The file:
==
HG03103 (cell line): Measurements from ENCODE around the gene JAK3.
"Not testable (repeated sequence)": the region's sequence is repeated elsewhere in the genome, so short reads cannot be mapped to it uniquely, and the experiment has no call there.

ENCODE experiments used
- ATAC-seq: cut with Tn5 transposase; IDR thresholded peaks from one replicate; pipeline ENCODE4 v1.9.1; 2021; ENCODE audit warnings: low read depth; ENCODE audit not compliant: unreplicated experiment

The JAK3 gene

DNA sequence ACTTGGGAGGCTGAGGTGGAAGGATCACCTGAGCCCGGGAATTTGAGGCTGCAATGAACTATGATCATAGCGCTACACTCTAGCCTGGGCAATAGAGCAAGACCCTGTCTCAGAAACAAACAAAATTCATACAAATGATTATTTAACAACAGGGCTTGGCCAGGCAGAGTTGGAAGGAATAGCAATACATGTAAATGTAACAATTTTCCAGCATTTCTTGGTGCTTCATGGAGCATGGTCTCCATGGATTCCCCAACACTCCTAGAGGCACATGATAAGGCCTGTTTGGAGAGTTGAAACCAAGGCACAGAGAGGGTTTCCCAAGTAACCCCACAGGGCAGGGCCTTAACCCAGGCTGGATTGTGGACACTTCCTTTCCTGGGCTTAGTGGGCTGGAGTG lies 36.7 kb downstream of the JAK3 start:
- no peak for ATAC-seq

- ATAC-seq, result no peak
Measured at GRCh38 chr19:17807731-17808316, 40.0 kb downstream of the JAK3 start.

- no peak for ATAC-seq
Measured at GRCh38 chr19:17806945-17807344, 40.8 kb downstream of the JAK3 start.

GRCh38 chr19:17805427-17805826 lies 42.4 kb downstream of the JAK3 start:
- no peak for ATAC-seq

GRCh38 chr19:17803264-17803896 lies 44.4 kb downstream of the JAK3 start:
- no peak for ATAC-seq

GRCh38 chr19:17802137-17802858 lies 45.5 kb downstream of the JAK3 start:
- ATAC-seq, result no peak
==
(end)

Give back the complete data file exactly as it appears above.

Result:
HG03103 (cell line): Measurements from ENCODE around the gene JAK3.
"Not testable (repeated sequence)": the region's sequence is repeated elsewhere in the genome, so short reads cannot be mapped to it uniquely, and the experiment has no call there.

ENCODE experiments used
- ATAC-seq: cut with Tn5 transposase; IDR thresholded peaks from one replicate; pipeline ENCODE4 v1.9.1; 2021; ENCODE audit warnings: low read depth; ENCODE audit not compliant: unreplicated experiment

The JAK3 gene

DNA sequence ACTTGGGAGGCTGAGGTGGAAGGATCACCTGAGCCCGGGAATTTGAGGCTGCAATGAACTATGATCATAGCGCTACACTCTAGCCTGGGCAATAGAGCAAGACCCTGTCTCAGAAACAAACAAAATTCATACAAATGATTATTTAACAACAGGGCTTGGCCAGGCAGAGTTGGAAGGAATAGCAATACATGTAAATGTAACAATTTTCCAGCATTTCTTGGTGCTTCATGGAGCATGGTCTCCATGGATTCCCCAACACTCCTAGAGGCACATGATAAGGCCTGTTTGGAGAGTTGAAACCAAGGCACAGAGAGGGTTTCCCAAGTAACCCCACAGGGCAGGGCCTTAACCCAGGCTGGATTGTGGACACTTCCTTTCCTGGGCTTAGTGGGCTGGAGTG lies 36.7 kb downstream of the JAK3 start:
- no peak for ATAC-seq

- ATAC-seq, result no peak
Measured at GRCh38 chr19:17807731-17808316, 40.0 kb downstream of the JAK3 start.

- no peak for ATAC-seq
Measured at GRCh38 chr19:17806945-17807344, 40.8 kb downstream of the JAK3 start.

GRCh38 chr19:17805427-17805826 lies 42.4 kb downstream of the JAK3 start:
- no peak for ATAC-seq

GRCh38 chr19:17803264-17803896 lies 44.4 kb downstream of the JAK3 start:
- no peak for ATAC-seq

GRCh38 chr19:17802137-17802858 lies 45.5 kb downstream of the JAK3 start:
- ATAC-seq, result no peak